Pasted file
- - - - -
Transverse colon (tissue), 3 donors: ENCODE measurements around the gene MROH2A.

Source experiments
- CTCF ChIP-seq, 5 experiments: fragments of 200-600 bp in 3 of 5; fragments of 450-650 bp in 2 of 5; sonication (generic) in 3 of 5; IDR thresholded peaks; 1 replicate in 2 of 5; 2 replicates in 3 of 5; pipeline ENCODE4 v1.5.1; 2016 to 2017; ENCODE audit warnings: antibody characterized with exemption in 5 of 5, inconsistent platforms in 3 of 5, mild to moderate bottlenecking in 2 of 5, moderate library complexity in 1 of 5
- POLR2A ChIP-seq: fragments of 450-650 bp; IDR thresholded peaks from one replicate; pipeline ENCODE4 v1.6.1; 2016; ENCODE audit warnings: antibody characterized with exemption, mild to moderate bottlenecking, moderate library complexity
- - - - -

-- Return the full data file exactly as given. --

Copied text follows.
Transverse colon (tissue), 3 donors: ENCODE measurements around the gene MROH2A.

Source experiments
- CTCF ChIP-seq, 5 experiments: fragments of 200-600 bp in 3 of 5; fragments of 450-650 bp in 2 of 5; sonication (generic) in 3 of 5; IDR thresholded peaks; 1 replicate in 2 of 5; 2 replicates in 3 of 5; pipeline ENCODE4 v1.5.1; 2016 to 2017; ENCODE audit warnings: antibody characterized with exemption in 5 of 5, inconsistent platforms in 3 of 5, mild to moderate bottlenecking in 2 of 5, moderate library complexity in 1 of 5
- POLR2A ChIP-seq: fragments of 450-650 bp; IDR thresholded peaks from one replicate; pipeline ENCODE4 v1.6.1; 2016; ENCODE audit warnings: antibody characterized with exemption, mild to moderate bottlenecking, moderate library complexity